Ryan Estis challenges conventional thinking on corporate culture, communication, client acquisition, brand ambassadorship and change. The former chief strategy officer for the marketing division of McCann Erickson, he helps companies, leaders, and sellers more effectively connect to their two most important audiences: employees and customers. Guiding audiences through the realities of the new economy, he blends interaction, energy, and actionable content to transform and elevate your business outcomes. Above, Ryan draws on personal examples to explain why it’s important to be brave in the face of challenges:
It was 3 a.m. and my mind was racing. I couldn’t sleep. My worst fear was becoming my reality. I am a failure.
I was pretty sure that by sunrise I was going to call my old boss and beg for my old job back. I didn’t want that job. I didn’t love that job. But it paid the bills. Who was I kidding anyway? I am not an entrepreneur.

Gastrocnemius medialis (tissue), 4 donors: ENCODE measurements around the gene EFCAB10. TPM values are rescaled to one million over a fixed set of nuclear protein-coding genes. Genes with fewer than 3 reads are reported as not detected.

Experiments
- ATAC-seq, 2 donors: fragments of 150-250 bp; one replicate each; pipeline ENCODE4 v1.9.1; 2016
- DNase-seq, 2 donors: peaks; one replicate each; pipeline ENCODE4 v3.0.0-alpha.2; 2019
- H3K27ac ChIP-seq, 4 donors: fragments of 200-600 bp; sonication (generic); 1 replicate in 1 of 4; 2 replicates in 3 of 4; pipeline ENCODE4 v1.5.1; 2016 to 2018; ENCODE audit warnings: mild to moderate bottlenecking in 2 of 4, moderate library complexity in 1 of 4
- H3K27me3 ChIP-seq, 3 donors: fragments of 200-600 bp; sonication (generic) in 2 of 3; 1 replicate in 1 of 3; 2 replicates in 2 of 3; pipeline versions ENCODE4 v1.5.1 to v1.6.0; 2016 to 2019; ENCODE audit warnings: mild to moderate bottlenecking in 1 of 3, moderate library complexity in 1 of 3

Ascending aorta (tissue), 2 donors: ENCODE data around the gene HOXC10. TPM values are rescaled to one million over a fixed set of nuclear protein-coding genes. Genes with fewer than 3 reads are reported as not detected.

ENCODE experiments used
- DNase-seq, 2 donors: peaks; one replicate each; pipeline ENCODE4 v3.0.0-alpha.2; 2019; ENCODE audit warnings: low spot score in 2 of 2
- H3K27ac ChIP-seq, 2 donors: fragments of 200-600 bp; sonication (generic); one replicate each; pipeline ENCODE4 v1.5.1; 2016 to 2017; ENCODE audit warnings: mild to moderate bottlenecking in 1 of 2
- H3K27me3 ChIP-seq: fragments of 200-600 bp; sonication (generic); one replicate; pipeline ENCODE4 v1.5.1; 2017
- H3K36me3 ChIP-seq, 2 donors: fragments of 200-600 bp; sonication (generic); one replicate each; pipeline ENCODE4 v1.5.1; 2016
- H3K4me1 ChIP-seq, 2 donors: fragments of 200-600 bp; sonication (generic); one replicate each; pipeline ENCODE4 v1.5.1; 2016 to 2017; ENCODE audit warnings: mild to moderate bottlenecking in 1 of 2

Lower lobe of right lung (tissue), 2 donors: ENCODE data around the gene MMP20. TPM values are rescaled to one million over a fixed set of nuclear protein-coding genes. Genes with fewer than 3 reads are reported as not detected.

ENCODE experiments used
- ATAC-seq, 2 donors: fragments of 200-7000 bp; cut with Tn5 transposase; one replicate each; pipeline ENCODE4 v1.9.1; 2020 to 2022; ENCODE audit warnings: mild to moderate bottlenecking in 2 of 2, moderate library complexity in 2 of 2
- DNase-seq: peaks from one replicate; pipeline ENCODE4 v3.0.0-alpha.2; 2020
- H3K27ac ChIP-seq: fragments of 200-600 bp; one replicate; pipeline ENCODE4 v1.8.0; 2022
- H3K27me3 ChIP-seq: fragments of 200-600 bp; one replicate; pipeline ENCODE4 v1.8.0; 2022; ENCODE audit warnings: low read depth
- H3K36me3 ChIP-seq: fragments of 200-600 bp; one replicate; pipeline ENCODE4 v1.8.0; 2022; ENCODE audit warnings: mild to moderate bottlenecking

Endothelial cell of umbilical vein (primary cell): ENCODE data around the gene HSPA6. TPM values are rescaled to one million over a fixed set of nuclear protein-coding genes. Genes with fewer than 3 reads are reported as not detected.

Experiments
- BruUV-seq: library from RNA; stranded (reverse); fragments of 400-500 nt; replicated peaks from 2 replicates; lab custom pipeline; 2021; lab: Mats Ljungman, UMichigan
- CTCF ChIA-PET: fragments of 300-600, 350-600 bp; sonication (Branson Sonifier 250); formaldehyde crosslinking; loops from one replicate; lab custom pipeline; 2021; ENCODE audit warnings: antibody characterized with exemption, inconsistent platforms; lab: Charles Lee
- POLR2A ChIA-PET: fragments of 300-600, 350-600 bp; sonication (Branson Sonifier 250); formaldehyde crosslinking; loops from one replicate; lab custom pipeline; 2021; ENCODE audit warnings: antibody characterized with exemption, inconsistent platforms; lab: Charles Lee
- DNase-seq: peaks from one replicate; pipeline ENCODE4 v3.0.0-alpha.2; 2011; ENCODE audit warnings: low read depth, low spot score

I knew this could happen. Smart people who cared about me provided ample warning. “Bad timing.” “Crowded space.” “Changing industry.” “What makes you think you can actually do that for a living?” Now I was getting exposed. I am fraud.
After all, I was the guy listening to the book “Feel the Fear . . . and Do It Anyway”every time I got into my car for two years. I was stuck and the fear of change (or actually, the fear of failure) was holding me back.
I’d finally found the courage to make my move and start a business. Now, just a year into it, I felt even more uncertain about my decision.
Here’s the truth. I wasn’t a failure or a fraud. That was just a story I invented in the middle of the night to fuel my fear. That is a dangerous place to spend time because it’s usually where bad decisions happen. What I didn’t understand in that moment was something I have to come to believe through my own experience:
Failure is the path to achievement.
My entrepreneurial journey was just beginning. The epic failure would have been quitting during that essential learning curve. Through my experience, I’ve learned a few techniques to more effectively confront my fear and use it to my benefit. I’ve also evolved my definition of failure.